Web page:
The following industry article published in ET Prime features our President and CEO, Ayan Mukerji. Follow this link to view the original article.
Indian IT companies have started staggering their intake of freshers through the year in order to be more responsive to the changing business environment.
At the start of the previous fiscal, several firms had deferred onboarding freshers on account of the uncertainty in the business environment. But now, as they deal with a talent crunch, the sector is expected to onboard over 100,000 freshers through the course of the year.
Tata Consultancy Services (TCS) has been selecting trainees through its National Qualifier Test (NQT) for the last few years. “While we continue to induct the majority of talent from campuses at the beginning of the year, now that we have NQT being conducted every quarter, we do have the opportunity to hire campus talent during the year as well,” said Girish Nandimath, global head of talent acquisition at TCS. “This has enabled us to tap into the talent abundance and democratised the way we reach, attract, and qualify talent entering into TCS. This has widened our reach multi-fold,” he said. India’s largest services firm recently crossed the 500,000-employees mark and said that it would be hiring 40,000 college graduates in India this year. At Pune-based Persistent Systems, business dynamics and the skill demand upsurge has elevated hiring to a regular activity all 365 days a year, Chief People Officer Sameer Bendre said.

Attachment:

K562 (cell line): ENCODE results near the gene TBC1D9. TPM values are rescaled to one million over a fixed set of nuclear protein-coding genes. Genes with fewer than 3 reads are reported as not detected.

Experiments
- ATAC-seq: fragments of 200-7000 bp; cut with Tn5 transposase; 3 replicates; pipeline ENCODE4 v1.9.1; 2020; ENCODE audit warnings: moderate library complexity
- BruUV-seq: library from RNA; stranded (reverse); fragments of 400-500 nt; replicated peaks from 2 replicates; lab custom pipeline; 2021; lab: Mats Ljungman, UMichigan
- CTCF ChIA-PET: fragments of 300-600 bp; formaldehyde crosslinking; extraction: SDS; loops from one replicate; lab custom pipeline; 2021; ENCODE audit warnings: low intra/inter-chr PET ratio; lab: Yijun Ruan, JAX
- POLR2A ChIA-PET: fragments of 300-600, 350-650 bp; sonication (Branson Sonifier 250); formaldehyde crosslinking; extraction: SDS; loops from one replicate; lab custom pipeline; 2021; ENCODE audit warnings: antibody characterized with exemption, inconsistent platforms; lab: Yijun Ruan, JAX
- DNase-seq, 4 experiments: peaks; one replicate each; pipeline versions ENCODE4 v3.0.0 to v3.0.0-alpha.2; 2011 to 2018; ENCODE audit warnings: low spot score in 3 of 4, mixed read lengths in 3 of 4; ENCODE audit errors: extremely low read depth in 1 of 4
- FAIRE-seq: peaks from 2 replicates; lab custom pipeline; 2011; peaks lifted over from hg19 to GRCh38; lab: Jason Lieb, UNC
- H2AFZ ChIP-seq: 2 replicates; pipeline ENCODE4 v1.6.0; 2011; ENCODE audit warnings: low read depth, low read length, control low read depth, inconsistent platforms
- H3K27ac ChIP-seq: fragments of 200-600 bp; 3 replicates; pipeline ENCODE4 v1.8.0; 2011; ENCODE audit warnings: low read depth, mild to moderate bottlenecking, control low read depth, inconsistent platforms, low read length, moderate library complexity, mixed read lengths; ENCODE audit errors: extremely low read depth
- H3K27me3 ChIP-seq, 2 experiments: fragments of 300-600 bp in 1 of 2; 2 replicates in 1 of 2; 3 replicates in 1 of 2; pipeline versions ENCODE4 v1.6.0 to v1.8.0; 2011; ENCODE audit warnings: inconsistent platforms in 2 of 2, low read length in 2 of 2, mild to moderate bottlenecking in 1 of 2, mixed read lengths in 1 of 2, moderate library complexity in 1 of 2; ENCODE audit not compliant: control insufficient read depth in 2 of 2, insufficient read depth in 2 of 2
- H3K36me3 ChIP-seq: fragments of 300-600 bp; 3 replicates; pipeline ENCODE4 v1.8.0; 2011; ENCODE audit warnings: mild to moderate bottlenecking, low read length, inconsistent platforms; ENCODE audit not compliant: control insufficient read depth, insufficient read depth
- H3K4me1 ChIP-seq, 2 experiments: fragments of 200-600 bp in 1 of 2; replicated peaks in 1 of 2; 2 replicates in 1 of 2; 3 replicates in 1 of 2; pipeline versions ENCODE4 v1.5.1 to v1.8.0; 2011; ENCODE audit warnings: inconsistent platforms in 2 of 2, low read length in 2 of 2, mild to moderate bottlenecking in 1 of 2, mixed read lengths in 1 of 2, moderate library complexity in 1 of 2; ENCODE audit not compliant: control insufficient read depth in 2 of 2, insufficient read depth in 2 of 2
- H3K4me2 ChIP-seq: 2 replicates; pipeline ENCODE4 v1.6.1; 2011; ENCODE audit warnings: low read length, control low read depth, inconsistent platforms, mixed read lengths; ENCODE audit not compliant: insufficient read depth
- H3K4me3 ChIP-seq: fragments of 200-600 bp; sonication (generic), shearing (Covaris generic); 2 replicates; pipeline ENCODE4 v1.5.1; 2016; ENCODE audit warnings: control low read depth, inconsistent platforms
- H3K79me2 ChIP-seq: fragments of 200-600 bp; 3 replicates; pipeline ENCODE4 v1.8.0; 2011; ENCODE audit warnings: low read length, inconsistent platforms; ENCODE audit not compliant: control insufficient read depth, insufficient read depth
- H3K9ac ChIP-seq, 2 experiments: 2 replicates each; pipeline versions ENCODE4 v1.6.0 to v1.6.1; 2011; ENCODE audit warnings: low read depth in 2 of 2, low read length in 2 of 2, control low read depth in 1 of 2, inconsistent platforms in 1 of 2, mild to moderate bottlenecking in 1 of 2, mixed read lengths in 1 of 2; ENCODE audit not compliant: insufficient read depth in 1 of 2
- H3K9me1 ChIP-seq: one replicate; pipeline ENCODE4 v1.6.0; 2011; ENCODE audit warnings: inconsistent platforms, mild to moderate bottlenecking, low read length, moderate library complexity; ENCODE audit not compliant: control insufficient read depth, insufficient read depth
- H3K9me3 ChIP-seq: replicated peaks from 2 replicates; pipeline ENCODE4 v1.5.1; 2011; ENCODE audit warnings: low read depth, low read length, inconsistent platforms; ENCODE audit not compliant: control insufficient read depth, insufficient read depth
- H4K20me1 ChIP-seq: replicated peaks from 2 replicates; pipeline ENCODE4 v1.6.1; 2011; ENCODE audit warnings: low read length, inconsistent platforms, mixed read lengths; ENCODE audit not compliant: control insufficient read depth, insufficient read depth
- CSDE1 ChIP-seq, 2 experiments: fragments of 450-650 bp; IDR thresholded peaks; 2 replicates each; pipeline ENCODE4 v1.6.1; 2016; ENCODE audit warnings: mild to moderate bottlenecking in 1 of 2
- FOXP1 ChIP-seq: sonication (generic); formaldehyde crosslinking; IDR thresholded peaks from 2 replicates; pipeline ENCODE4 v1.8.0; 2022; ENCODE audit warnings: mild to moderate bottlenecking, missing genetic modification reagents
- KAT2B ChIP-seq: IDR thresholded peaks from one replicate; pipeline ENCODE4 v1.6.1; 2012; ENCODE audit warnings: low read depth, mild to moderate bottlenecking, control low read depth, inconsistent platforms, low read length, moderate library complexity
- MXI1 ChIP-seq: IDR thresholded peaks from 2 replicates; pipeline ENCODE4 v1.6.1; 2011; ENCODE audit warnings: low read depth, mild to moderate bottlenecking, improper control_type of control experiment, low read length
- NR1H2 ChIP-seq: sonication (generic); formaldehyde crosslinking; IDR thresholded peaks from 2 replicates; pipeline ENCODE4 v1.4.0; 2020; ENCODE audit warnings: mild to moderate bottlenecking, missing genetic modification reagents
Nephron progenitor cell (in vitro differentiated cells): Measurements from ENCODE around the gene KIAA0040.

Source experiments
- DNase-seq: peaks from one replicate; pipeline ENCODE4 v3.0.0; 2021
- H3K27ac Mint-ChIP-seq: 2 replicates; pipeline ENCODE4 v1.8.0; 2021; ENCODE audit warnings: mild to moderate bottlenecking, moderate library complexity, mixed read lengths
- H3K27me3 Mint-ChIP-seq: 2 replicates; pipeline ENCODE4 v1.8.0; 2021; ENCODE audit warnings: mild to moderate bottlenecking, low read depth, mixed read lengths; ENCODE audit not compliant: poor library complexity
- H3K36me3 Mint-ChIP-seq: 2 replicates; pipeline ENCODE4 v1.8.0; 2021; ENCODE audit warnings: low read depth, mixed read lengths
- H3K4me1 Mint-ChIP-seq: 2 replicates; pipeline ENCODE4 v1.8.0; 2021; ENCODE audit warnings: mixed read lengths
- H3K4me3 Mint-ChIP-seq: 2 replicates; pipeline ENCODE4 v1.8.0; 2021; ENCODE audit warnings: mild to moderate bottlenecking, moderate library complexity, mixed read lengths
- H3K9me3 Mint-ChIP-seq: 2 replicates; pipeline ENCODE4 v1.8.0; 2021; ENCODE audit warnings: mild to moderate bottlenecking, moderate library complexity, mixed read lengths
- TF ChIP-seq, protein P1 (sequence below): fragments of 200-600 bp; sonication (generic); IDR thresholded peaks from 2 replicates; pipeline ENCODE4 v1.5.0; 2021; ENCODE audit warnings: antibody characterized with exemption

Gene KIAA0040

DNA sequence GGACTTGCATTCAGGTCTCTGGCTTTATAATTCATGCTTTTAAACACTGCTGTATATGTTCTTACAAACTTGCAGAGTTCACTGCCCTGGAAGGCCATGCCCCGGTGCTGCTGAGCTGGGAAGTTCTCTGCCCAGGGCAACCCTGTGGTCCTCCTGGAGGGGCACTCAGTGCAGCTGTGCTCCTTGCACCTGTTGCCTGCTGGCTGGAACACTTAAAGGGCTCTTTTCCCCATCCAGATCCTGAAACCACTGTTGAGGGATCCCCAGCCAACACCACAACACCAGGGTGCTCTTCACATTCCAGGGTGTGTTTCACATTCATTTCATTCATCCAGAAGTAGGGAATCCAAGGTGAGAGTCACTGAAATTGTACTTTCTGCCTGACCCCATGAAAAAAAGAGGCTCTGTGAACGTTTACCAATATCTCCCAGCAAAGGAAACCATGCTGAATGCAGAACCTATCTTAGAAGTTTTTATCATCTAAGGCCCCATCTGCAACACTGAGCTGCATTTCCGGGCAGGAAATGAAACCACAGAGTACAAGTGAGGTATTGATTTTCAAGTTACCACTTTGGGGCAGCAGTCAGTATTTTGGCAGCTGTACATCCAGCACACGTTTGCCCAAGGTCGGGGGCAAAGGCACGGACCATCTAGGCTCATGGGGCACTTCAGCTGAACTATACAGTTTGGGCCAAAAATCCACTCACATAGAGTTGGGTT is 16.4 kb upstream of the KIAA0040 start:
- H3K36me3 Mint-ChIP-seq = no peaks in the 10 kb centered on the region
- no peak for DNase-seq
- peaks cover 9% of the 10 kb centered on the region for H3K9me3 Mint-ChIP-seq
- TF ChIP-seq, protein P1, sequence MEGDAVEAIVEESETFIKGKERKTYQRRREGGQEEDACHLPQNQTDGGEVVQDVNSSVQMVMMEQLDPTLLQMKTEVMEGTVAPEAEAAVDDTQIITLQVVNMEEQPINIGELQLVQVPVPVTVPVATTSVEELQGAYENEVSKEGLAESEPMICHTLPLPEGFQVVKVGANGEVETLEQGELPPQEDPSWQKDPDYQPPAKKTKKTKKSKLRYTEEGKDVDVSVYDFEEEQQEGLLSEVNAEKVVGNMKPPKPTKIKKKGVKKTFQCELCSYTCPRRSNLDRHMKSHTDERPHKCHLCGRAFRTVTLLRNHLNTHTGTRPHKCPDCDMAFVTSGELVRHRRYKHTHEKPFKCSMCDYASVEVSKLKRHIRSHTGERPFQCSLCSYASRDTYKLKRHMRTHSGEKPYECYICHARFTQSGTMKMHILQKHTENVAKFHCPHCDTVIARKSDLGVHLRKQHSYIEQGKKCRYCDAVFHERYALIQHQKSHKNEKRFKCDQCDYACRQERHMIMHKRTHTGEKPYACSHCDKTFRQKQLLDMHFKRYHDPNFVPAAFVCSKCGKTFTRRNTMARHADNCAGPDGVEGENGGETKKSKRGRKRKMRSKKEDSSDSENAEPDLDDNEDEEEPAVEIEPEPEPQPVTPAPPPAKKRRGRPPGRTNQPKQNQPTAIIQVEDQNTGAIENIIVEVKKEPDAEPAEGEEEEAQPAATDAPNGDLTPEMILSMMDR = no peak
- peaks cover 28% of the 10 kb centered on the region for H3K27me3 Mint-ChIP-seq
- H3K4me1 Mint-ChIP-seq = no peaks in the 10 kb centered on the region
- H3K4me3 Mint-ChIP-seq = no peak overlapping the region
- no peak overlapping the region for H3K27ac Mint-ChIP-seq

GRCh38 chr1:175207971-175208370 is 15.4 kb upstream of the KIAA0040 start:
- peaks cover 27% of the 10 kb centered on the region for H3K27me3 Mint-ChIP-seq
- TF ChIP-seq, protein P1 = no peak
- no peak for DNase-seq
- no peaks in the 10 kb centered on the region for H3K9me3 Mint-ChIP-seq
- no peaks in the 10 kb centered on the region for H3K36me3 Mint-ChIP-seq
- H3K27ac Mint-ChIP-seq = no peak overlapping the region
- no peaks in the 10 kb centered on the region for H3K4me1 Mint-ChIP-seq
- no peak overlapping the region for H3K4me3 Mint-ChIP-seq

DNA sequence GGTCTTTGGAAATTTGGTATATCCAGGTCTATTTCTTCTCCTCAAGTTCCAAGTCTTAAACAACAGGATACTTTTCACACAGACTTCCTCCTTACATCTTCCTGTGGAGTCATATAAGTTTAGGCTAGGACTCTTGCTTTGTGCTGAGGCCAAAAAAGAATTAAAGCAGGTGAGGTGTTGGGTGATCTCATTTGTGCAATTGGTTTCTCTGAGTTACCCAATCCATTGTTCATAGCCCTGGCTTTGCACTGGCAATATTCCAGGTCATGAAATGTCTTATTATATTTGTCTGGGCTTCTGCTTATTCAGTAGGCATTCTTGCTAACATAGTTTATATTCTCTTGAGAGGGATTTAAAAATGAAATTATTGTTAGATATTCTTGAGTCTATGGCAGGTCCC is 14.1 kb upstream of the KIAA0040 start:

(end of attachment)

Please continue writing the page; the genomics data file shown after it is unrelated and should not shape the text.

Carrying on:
“Fresh graduate hiring is no longer a seasonal venture. We have increased our fresher intake and are building in house talent. Digital world has brought us all closer with sudden disruption in the way of working without compromising on productivity,” he said. Applicants who narrowly miss out on qualifying are provided intensive and smart training before they are onboarded. At the start of FY21, most companies had paused their fresher hiring plans given the uncertainty in the business environment.
Building a talent pipeline can take up to one-and-a-half years, said Kamal Karanth, cofounder at Xpheno, a staffing solutions company. Another reason for the staggered hiring, he said, is the difficulty in effectively onboarding several thousand people remotely. While companies have put in systems in place to remotely onboard employees, several of them are onboarding a few hundred people daily. Adding to this would impact how long before the employee is trained well enough to be deployed onto a project, the most important metric at a time like this, he said. Infogain Corp. intends to hire 500 freshers this year, rolling out offers and onboarding them quarterly.
“The quarterly onboarding helps us train recruits better and allows time to be focused on the new joinees,” said Ayan Mukerji, chief executive at Infogain.
Staggering the hiring is also helping companies react in real time to the rising attrition numbers and the ever changing demand-supply gap. “As the demand for digital talent explodes, rising attrition in the industry poses a near-term challenge in addressing the demand-supply gap,” said Venkatesh Radhakrishnan, vice president and global head-talent acquisition and workforce management at UST. “We plan to meet this demand by expanding our hiring programme of fresh graduates for FY22. At UST, we have increased the intake throughout the year to cater to the spike in requirements due to the acceleration of digital transformation and the rise of the digital economy.” Before the pandemic, the company had a stipulated season for fresher hiring, but now staggered it through the year in order to meet the changing demand requirements. The company intends to add 2,000 freshers over the course of this year, he said.